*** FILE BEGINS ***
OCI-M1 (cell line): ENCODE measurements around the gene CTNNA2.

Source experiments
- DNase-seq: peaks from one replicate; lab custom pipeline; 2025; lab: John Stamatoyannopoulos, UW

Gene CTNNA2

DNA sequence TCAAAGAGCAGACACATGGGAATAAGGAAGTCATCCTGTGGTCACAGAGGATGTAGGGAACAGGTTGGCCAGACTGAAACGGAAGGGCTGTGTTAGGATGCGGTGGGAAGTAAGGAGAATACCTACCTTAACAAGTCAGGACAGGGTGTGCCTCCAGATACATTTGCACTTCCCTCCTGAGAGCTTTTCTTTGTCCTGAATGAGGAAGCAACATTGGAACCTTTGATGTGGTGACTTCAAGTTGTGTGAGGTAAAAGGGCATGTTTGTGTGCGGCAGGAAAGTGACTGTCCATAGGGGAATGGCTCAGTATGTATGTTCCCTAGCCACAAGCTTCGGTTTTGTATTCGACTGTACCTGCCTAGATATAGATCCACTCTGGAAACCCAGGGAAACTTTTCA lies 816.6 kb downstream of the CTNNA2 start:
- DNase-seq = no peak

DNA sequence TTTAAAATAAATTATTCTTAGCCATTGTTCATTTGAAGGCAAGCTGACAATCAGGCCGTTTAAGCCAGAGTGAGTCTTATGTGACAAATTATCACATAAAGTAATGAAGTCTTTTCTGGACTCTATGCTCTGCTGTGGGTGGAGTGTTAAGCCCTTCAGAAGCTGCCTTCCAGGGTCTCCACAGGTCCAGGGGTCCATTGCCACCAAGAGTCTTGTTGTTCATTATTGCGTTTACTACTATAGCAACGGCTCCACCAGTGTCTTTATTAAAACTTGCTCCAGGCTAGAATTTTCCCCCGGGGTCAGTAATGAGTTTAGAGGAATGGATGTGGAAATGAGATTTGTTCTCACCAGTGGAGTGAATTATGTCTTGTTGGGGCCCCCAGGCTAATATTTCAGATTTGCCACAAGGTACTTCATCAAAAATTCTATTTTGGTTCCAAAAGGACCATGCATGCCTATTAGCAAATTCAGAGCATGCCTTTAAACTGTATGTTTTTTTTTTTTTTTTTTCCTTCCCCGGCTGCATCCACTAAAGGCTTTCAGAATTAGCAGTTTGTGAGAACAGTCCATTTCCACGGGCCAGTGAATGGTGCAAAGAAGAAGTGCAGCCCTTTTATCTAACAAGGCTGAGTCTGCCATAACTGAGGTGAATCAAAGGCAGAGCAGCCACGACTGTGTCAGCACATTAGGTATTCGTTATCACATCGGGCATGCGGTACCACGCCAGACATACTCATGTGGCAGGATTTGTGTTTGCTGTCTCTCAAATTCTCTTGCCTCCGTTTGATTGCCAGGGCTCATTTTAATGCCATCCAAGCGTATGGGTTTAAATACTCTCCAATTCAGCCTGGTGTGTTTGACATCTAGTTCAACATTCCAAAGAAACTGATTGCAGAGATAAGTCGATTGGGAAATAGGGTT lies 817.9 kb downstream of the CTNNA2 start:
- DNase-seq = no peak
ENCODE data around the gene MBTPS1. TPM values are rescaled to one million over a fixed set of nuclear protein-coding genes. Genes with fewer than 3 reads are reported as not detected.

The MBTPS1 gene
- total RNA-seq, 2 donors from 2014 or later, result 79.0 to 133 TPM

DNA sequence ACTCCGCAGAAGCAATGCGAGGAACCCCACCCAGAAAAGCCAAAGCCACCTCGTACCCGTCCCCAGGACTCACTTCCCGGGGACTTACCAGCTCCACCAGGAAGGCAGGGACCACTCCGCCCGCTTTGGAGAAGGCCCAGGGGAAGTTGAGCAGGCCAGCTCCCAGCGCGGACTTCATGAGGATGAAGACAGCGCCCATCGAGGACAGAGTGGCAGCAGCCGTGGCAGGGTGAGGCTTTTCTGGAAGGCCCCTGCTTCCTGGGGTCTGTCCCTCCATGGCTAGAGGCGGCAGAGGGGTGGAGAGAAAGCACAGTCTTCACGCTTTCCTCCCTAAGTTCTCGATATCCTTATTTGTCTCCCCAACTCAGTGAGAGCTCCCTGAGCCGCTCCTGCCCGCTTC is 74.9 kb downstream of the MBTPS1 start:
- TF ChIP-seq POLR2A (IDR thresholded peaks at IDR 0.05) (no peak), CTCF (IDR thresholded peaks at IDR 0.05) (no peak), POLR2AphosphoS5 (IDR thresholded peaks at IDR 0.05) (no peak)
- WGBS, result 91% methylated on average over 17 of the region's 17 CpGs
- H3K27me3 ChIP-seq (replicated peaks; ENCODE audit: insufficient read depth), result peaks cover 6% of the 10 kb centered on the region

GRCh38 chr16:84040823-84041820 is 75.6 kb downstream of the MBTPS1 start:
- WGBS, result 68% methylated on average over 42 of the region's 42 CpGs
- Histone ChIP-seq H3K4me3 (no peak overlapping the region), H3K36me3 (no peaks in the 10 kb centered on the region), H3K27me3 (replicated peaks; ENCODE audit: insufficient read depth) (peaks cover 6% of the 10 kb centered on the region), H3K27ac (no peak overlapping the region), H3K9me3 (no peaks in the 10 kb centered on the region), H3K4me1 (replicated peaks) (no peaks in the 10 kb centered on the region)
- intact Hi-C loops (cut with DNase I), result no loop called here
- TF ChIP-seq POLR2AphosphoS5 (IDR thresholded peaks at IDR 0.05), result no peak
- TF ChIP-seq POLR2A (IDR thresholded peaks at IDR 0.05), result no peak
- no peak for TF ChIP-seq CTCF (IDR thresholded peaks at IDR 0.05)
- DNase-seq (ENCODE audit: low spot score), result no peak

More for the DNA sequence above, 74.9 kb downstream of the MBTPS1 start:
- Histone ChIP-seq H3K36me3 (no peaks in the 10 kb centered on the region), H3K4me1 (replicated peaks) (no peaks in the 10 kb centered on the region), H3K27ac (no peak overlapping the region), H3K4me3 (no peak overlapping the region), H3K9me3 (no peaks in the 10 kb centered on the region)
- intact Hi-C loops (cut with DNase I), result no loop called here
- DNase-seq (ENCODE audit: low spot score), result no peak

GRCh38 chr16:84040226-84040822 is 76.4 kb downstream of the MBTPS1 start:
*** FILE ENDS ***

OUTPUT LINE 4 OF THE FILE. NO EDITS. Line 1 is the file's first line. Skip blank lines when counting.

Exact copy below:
Gene CTNNA2